You’ve read one of your four complimentary articles for this month.
You can read four articles free per month. To have complete access to the thousands of philosophy articles on this site, please SUBSCRIBE!
Thought For Food – Re: Veal
by Joel Marks
Life is so simple. I know somebody who complains about being overweight. She also keeps ice cream in her freezer. I suggested that she might stop stocking the stuff. “Oh, but I don’t eat it every day.” I mean, what more is there to say?
The good life, as I conceive it, consists in perceiving the truth by rational means and then acting accordingly. Does that make me a robot? Well, no, because I don’t always live up to that ideal. (Maybe rarely!) But is my ideal robotic? I’m not sure. I could think of worse models to emulate in life than Lieutenant Commander Data of the starship Enterprise.
But is everything really so simple? I don’t mean that the right thing is always easy to do. It can be difficult to give up a habit, resist a temptation, stand up to evil, etc. I am talking in the first instance about knowing what to do to achieve these aims. (Although there is abundant testimony from those who say that a clear perception of a truth does go a long way toward motivating, and hence facilitating, the implementation of that truth.) But is that simple – to know what to do? Can one just ‘perceive’ the truth of living, as one can see if it is daylight by opening one’s eyes (indeed, even through closed lids)?
I think it often is. (Perhaps if I were wiser I would think it always is; or would I think it hardly ever is?) But there is a method to it, which must be learned and practiced. Walking is simple too – put one foot in front of the other – but not at first. The rational method involves procuring and assessing reasons for what one believes. The process inherently involve dialogue because reasons are subject to criticism and because there can be reasons on the other side. A dialogue can take place within the confines of one’s own head, but it obviously makes sense to publicize the debate in order to maximize input. The assumption is that truth will then emerge, or at least the best justified conclusion.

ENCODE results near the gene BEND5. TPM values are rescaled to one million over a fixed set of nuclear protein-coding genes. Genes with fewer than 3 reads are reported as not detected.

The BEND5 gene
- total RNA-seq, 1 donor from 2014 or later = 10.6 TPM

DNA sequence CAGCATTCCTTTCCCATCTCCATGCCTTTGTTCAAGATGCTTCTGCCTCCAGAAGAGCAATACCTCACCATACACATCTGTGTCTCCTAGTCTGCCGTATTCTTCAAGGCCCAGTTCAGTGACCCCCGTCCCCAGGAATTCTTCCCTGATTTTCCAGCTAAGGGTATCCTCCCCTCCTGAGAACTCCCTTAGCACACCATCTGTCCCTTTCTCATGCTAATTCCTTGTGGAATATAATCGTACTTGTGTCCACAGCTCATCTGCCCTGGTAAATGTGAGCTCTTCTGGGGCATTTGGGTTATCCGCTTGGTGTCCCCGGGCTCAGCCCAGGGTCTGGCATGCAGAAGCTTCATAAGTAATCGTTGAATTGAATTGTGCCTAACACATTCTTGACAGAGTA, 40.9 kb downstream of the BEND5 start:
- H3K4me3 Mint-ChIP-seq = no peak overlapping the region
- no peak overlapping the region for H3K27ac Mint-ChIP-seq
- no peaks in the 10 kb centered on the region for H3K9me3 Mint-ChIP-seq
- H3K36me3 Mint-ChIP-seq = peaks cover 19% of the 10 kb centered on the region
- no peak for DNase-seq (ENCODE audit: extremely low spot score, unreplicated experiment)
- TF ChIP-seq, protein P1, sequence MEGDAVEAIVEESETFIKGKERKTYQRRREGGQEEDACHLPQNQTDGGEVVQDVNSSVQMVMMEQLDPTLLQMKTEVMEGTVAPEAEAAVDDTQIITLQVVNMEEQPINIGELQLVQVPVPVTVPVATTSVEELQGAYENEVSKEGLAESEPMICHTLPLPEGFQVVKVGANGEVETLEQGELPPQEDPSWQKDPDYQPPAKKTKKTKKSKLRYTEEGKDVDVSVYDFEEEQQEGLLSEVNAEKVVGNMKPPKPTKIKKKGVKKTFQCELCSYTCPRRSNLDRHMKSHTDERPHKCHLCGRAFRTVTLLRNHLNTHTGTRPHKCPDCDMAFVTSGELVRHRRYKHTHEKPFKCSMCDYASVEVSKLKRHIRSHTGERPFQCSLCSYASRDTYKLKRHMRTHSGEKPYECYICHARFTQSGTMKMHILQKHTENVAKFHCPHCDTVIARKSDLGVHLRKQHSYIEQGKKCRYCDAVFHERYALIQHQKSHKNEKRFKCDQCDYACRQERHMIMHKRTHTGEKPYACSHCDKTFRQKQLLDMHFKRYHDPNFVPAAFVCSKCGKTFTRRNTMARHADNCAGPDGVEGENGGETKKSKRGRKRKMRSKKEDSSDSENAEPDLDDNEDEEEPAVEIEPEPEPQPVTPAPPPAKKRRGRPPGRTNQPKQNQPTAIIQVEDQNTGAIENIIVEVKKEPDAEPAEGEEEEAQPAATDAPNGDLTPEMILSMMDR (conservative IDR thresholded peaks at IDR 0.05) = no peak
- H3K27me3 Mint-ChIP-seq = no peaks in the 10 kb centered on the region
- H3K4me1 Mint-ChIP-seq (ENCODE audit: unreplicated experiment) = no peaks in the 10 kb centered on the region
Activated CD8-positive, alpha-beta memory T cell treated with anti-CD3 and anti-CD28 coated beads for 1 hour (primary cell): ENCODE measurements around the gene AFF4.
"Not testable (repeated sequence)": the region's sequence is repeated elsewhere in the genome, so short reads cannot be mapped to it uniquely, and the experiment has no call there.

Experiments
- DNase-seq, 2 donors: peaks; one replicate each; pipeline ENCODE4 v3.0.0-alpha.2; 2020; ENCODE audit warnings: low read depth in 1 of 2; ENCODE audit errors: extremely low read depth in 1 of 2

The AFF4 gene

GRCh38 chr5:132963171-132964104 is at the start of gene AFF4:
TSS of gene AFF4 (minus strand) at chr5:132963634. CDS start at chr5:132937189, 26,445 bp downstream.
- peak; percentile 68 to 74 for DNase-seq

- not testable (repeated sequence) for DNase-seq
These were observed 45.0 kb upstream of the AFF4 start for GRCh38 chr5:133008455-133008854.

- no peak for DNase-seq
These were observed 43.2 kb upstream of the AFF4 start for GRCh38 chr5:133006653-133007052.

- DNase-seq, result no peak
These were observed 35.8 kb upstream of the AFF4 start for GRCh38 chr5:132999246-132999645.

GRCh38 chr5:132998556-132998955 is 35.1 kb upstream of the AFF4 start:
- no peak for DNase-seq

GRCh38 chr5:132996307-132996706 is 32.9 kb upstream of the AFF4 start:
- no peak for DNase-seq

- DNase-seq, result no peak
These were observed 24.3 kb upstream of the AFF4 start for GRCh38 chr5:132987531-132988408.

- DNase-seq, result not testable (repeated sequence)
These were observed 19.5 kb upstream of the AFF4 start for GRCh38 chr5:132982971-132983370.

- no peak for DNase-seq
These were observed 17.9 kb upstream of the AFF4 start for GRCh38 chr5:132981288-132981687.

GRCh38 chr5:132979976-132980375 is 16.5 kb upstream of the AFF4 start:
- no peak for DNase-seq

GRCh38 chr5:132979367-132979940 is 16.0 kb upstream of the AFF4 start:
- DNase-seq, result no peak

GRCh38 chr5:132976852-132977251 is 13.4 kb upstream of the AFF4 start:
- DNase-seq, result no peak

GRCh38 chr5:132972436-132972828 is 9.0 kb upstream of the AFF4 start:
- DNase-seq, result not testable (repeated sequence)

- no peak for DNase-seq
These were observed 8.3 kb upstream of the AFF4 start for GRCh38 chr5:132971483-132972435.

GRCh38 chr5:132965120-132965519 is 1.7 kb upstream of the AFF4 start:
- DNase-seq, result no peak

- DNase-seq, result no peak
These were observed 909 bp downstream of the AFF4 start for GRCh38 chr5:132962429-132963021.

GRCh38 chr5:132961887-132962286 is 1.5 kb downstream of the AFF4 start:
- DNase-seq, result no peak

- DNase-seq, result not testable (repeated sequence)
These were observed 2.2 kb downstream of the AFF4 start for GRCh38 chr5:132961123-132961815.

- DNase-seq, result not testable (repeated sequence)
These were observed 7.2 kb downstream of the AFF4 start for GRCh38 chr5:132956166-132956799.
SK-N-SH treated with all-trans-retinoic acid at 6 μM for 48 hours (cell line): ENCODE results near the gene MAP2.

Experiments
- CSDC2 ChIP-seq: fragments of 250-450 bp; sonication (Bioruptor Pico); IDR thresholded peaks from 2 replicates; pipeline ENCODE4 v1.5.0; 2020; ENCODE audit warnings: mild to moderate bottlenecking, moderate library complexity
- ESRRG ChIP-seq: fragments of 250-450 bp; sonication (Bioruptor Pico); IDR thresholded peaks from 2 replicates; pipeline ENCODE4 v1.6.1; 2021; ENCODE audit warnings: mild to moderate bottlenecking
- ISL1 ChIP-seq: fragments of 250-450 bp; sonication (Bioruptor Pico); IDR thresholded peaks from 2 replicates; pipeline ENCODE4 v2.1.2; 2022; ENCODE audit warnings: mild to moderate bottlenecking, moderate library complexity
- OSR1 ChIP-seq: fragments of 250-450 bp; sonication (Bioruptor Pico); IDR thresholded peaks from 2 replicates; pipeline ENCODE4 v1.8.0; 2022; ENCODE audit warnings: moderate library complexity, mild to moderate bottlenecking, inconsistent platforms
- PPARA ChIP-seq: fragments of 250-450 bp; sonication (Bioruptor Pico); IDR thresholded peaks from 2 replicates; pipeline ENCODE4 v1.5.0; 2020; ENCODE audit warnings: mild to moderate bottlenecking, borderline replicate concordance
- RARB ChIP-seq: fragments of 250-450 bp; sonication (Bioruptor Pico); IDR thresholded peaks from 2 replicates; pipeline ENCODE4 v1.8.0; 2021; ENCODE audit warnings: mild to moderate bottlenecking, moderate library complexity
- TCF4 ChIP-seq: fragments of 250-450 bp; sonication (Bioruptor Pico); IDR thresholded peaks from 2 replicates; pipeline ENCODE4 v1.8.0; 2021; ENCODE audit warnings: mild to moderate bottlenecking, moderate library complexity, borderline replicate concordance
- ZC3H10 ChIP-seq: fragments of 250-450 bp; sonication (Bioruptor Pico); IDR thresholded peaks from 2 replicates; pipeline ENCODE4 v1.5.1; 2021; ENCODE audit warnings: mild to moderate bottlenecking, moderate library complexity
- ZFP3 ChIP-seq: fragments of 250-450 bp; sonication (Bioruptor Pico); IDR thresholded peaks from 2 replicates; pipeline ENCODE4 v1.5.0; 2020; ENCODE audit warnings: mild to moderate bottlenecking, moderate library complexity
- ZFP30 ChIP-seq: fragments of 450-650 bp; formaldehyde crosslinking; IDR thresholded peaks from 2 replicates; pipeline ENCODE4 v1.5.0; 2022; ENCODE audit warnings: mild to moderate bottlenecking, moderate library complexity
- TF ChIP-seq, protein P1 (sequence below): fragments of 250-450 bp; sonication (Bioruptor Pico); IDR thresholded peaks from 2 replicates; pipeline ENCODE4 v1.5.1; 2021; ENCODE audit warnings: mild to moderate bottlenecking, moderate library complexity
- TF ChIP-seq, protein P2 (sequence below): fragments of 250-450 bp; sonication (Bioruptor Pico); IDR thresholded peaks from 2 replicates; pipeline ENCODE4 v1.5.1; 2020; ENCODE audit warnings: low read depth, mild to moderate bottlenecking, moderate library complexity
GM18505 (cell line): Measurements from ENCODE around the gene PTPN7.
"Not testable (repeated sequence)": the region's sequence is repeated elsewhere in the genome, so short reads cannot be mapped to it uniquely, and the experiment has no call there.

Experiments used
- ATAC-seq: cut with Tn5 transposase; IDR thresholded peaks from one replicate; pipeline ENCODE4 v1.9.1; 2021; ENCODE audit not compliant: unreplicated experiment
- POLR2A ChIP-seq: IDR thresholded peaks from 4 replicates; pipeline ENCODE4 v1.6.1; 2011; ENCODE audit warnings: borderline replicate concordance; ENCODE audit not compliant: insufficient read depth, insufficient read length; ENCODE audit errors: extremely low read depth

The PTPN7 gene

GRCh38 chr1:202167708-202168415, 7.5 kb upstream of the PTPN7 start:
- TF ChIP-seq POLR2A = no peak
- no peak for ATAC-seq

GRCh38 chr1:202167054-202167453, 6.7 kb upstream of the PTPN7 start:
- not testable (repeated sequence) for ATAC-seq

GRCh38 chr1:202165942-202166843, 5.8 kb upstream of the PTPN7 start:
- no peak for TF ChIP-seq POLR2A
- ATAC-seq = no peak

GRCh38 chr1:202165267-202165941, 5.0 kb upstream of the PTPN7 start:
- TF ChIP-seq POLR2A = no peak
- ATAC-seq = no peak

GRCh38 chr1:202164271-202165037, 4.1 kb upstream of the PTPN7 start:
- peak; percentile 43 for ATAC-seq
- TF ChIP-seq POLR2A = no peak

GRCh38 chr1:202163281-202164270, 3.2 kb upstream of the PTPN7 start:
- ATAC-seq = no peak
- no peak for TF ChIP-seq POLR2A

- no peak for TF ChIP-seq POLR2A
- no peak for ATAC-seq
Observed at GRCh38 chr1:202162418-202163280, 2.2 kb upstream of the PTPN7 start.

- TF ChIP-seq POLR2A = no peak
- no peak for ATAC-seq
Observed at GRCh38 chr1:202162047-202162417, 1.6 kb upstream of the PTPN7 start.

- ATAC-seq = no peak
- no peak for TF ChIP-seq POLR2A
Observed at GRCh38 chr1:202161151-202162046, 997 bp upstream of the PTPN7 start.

Of course, proper conditions need to be observed, and things can go wrong. Dazzling rhetoric could blind spectators, who may be the judges: conversely, the pressure of onlookers has the power to weaken one’s commitment to clear thinking. Inadequate research of the relevant facts or a poor understanding of logic could also invalidate the outcome. But there are analogs to these things even in everyday sensory perception. The late psychologist J.J. Gibson was forever insisting, for example, that the proper way to use the eyes is to keep them in motion; this will dispel most visual illusions.